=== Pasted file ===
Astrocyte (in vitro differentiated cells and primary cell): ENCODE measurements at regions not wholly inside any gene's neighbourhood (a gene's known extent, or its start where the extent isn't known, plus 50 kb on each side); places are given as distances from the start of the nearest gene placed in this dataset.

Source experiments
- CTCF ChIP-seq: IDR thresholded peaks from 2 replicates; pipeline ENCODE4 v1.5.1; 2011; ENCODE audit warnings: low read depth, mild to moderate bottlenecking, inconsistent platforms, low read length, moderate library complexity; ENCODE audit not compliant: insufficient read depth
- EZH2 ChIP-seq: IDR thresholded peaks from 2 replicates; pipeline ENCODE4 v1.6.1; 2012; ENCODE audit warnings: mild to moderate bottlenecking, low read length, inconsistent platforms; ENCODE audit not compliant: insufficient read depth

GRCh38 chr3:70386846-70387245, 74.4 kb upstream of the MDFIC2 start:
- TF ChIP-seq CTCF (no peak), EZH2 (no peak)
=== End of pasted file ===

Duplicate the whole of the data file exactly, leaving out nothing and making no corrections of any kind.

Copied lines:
Astrocyte (in vitro differentiated cells and primary cell): ENCODE measurements at regions not wholly inside any gene's neighbourhood (a gene's known extent, or its start where the extent isn't known, plus 50 kb on each side); places are given as distances from the start of the nearest gene placed in this dataset.

Source experiments
- CTCF ChIP-seq: IDR thresholded peaks from 2 replicates; pipeline ENCODE4 v1.5.1; 2011; ENCODE audit warnings: low read depth, mild to moderate bottlenecking, inconsistent platforms, low read length, moderate library complexity; ENCODE audit not compliant: insufficient read depth
- EZH2 ChIP-seq: IDR thresholded peaks from 2 replicates; pipeline ENCODE4 v1.6.1; 2012; ENCODE audit warnings: mild to moderate bottlenecking, low read length, inconsistent platforms; ENCODE audit not compliant: insufficient read depth

GRCh38 chr3:70386846-70387245, 74.4 kb upstream of the MDFIC2 start:
- TF ChIP-seq CTCF (no peak), EZH2 (no peak)